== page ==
I saw ...one of those rubber bracelets that the kids wear these days to show their support of everything from breast-cancer research to their college field-hockey teams. I knelt to pick it up, but I knew before I looked at it what it would say: one.
... My cousin Petra owned a bracelet like this. It was big on her, and, when she was excited, it flew off her arm.
Petra. Petra here in this office while the tornado from hell whirled through it. My vision blurred, and I found myself sprawling on the concrete slab.
The two cops got me back on my feet, back inside, and asked me what I'd found.
"My cousin." My mouth was dry, my voice a squawk. "My cousin Petra. This is hers."
Young, confident, beautiful Petra had come to Chicago fresh out of college to work as an intern on Brian Krumas's Senate campaign. For another moment, my brain stayed frozen. Then I remembered my video monitor. I have one because the front door is remote from my office and invisible from the hallway. My fingers trembled as I tried to boot up my computer. The modem had been yanked free from the port. The middle-aged cop stood over me while I found the wires and got my system hooked back together. I pushed the on button. The Apple gave its opening chord, and I breathed a little prayer to the God I don't believe in. Saint Michael, patron of police and private eyes, get me my video files.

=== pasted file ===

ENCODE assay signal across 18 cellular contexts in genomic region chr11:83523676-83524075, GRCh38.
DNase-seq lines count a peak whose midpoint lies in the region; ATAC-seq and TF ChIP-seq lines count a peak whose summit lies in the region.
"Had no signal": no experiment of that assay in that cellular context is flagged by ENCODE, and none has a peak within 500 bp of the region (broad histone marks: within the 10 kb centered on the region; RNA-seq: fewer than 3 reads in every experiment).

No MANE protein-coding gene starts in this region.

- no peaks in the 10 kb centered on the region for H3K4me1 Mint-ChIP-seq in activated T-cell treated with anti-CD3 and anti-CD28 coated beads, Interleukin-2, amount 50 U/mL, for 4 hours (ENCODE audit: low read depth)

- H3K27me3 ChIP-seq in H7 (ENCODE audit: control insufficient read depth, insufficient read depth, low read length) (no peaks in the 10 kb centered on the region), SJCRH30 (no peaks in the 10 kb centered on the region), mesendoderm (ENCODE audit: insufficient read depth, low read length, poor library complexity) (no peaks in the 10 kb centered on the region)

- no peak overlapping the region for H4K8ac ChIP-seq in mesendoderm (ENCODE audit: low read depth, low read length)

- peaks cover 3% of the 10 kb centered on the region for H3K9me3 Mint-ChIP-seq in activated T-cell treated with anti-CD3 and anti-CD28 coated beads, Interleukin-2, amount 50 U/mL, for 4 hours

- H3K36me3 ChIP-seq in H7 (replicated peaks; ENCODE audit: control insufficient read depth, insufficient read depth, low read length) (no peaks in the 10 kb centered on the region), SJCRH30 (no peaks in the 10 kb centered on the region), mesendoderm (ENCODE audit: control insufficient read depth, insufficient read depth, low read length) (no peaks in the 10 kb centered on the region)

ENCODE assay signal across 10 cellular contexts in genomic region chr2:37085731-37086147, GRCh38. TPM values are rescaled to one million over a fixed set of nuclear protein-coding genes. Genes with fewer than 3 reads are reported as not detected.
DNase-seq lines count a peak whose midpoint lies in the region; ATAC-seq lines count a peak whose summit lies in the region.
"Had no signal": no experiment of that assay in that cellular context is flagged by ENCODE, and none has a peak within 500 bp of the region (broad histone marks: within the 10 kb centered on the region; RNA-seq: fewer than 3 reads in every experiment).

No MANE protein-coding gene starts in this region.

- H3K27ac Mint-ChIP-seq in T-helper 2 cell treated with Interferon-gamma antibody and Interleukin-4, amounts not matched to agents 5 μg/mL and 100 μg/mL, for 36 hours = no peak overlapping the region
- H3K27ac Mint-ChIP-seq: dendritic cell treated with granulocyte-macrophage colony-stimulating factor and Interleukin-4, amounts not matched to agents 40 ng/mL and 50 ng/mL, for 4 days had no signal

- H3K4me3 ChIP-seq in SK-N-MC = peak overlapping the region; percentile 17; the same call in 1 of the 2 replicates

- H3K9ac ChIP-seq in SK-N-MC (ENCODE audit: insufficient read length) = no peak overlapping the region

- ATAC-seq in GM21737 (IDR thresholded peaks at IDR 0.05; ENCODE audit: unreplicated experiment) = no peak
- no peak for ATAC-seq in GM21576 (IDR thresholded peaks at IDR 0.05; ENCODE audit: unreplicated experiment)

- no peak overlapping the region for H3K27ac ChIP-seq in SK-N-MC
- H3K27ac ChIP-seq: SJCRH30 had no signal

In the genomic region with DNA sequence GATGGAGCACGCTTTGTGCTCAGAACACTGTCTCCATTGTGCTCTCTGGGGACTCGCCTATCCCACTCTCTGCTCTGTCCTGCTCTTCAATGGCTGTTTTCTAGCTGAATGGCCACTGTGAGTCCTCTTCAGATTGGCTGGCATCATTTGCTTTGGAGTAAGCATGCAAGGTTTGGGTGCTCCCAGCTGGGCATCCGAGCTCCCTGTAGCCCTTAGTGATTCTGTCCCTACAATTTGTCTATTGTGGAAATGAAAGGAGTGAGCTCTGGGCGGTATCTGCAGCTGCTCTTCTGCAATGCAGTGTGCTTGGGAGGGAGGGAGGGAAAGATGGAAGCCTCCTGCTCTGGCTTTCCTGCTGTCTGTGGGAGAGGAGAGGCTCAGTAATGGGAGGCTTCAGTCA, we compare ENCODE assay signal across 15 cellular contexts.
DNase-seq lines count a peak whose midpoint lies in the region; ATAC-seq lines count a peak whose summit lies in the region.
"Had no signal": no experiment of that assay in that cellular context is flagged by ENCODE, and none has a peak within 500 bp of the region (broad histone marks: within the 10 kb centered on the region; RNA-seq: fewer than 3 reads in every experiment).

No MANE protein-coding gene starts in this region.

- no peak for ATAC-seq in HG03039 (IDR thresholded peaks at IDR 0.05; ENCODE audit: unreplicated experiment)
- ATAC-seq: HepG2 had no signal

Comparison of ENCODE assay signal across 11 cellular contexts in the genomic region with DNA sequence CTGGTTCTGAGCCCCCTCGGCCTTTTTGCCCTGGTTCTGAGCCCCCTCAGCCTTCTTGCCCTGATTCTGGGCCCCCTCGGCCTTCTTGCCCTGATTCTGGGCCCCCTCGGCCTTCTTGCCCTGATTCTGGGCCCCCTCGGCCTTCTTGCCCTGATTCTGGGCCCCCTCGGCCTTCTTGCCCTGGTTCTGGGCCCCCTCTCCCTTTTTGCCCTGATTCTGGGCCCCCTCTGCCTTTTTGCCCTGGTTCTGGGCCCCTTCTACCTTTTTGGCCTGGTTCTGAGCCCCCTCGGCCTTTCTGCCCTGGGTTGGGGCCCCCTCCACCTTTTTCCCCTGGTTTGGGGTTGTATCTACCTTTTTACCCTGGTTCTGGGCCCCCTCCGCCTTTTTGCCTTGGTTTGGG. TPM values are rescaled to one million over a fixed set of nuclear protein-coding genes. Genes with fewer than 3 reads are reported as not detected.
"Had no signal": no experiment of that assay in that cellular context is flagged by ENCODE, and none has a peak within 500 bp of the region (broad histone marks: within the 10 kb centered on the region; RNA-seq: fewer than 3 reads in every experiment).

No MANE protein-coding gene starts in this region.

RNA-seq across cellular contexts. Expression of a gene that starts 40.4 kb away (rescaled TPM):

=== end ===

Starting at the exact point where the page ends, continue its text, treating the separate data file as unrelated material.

While the cops watched, I pulled up the images. My lease-mate had come in at 11:13 and left at 4:07.
Four-seventeen, while I was walking away from Johnny Merton, three people showed up, hats pulled low over their heads, coat collars hiked well up, faces and sexes both unrecognizable. They were all roughly the same height; in their bulky coats, it was hard to tell if they were all the same girth. I thought the one on the left was the stockiest, the one in the middle the thinnest, but I couldn't be sure. We could hear the buzzing as they rang the front door, and then one of them tapped in the door code.
"Who else knows that code?" the male cop demanded. "Who besides the people you mentioned?"
"I-my cousin knew it." I could hardly get the words out. "I let her use my machine one night when she lost her Internet access."
"Is she in this picture?" the woman asked.
I froze the image on the screen. A professional might be able to decode race or sex from these grainy pictures, but I couldn't make them out. I shrugged helplessly.
I called Petra's cellphone but only got her voice mail. I tried the Krumas campaign, but they'd shut down for the night.
The cops sprang into action, calling codes in-44, 273, 60-possible kidnapping, possible assault, possible aggravated burglary. The possibilities were endless and chilling. Squad and tac cars began pouring in while I made the hardest of all the phone calls: the one to my uncle Peter and his wife, Rachel, to tell them their oldest child had disappeared.
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